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STARTING EARLY

The world is yet to bridge its colour divides. Not just black and white and olive, but also pink and blue. The recently released Unesco report, 2007 Education for All, which throws light on the gender disparities in the classroom, makes one more sharply aware of this problem than ever before. Gender stereotypes, like racial prejudice, are imprinted on the human mind early in life. The report confirms, quite shockingly, the role that the school plays in the formation and reinforcement of rigid social perceptions. The school curriculum, different, and often separate, play-areas and toys meant for girls and boys, teachersí assumption of the inherent behavioural traits of the two sexes that get reflected in their expectations from pupils, are all factors which promote such stereotyping. Together with the conditioning at home and with childrenís exposure to a consumerist culture that capitalizes on biases, gender discrimination at school cannot be said to be working very favourably towards the creation of an ideal social environment.

There is no doubt that the school environment thus created is different for different countries, societies, and regions. In conservative sub-Saharan Africa or south and west Asia the shortage of female teachers alone stops girls from going to school. Here the issue of gender equality is complicated by more complex factors than the choice of toys. But the stereotyping of social roles, if promoted by schools, will undo the larger goals that society has set for itself. If girls continue to be perceived as weak, sweet, frightened and needy creatures whose primary duty is to grow up to bear children and look after the family, will there be any reason to question their dropping out of school to nurse the sick, get married or make way for a brother whose eventual role as provider demands that the family pays more attention to his education than his sisterís' The urban school nursery may not be such a brazenly unequal world, but there is enough indication that the girls there, made to believe that it is natural to play meekly with dolls, have grown up to wonder if it was right for them to have ambitions and desires.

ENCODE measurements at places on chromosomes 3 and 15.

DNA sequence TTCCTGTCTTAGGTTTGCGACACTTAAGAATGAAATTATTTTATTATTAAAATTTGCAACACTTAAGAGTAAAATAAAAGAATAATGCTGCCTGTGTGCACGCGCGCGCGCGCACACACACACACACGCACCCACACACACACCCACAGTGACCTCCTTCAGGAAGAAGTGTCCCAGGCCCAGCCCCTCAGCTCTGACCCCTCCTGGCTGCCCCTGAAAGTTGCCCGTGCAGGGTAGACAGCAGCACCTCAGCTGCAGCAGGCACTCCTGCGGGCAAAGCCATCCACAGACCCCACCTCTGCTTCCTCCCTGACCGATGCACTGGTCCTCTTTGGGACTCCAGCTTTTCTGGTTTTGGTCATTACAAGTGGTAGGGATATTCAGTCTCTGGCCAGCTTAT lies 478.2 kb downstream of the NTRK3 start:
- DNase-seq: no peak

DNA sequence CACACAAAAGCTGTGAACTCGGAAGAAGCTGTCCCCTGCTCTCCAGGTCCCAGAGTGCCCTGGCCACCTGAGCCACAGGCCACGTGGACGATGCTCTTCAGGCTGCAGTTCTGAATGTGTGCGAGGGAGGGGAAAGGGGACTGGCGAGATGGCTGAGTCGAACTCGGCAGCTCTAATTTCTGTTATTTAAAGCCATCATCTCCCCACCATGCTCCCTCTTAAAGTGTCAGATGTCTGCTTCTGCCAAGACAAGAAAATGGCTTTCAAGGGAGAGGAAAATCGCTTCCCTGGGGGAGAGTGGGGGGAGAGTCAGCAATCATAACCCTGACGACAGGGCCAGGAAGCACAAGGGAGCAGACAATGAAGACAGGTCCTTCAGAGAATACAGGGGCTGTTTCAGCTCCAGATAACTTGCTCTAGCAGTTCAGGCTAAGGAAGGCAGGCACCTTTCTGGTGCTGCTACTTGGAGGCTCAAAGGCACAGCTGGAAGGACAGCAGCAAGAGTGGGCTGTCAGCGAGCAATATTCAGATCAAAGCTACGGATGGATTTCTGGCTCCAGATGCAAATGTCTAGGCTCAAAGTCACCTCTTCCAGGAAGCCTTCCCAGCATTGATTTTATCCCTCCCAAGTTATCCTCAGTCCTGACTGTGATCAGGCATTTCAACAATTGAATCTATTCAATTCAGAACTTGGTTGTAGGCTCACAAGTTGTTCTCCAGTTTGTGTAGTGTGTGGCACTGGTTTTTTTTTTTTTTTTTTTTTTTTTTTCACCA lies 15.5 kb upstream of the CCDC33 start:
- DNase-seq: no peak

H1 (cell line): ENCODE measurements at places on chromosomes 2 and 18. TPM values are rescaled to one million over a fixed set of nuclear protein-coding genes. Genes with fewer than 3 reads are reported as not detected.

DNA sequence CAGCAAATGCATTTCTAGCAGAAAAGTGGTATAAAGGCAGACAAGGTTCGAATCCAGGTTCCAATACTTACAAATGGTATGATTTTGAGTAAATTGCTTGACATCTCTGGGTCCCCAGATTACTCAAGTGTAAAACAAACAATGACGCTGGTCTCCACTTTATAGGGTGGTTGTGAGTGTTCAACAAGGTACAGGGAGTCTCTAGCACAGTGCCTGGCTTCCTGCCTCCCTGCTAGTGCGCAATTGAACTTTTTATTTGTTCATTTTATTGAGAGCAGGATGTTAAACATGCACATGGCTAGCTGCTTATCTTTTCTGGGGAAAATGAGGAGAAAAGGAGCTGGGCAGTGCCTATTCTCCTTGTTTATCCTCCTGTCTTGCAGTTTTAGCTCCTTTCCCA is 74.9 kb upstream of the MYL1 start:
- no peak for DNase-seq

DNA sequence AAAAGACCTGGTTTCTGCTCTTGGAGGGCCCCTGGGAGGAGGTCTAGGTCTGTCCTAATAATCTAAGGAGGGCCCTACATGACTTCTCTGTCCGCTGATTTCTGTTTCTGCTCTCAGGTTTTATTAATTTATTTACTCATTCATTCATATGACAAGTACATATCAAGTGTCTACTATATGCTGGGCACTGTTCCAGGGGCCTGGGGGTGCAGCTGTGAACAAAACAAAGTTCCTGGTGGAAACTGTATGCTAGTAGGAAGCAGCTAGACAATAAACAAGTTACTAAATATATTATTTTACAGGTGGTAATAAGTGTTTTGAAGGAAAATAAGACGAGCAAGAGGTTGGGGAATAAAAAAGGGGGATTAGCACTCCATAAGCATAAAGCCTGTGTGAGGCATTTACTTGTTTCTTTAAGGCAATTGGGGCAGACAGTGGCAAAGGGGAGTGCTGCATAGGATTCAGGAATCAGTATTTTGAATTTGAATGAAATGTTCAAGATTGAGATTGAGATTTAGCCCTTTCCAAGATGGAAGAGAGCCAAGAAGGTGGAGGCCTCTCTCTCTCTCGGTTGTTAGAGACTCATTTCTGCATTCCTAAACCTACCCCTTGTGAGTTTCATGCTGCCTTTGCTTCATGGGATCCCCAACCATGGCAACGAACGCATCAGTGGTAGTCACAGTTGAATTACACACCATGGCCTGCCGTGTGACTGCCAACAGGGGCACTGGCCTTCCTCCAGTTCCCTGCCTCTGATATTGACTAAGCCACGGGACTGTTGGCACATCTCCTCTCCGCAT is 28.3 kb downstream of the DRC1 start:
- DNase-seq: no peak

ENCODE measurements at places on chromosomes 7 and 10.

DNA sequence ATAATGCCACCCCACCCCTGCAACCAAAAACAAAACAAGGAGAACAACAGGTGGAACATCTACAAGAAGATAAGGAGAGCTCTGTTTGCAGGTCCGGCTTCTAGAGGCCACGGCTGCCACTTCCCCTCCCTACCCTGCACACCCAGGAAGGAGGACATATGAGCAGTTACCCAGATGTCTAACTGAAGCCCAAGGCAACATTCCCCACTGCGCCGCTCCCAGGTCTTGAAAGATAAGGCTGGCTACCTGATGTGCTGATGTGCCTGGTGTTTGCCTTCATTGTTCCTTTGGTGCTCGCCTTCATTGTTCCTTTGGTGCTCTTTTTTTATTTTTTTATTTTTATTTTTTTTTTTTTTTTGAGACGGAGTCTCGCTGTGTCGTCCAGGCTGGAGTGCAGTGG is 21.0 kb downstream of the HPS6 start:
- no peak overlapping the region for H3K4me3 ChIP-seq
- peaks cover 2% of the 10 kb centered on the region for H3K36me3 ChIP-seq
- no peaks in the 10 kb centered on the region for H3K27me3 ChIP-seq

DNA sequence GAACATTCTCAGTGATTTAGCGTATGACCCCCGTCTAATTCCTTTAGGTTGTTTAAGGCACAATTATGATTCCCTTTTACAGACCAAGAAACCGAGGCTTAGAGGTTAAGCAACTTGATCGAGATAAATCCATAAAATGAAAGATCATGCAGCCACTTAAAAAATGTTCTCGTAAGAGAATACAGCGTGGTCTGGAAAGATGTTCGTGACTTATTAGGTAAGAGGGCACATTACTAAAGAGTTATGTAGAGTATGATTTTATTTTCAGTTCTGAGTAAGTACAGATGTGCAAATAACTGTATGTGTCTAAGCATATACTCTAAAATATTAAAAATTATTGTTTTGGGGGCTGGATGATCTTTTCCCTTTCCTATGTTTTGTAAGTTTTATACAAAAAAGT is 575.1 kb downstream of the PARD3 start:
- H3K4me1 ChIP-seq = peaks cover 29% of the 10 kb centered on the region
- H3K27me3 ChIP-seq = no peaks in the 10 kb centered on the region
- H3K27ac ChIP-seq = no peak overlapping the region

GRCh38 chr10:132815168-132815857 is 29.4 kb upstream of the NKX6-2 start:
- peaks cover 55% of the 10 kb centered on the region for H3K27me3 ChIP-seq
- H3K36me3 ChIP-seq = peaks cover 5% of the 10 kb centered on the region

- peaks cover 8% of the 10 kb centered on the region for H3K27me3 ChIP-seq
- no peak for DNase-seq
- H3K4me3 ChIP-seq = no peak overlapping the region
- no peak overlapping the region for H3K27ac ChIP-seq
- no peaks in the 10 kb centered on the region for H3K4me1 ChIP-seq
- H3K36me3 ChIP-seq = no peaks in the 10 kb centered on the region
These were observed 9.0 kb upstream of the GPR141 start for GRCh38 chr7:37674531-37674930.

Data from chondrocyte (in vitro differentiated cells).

Schools have to complement the social environs of a child to facilitate learning. But they also have to act as places where received knowledge will be assessed. A quality environment can be created only when the school authorities are made aware of how the gender-bias works, and what long-term effect it has on students in their development as individuals. Countries like Sweden have tried to deal with the problem head-on by trying to make sure that childrenís toys are not gender-specific. The problem cannot be solved without active cooperation from parents, whose preferences, imposed insidiously on children, often shape the latterís choices. But the classroom must also play its part.

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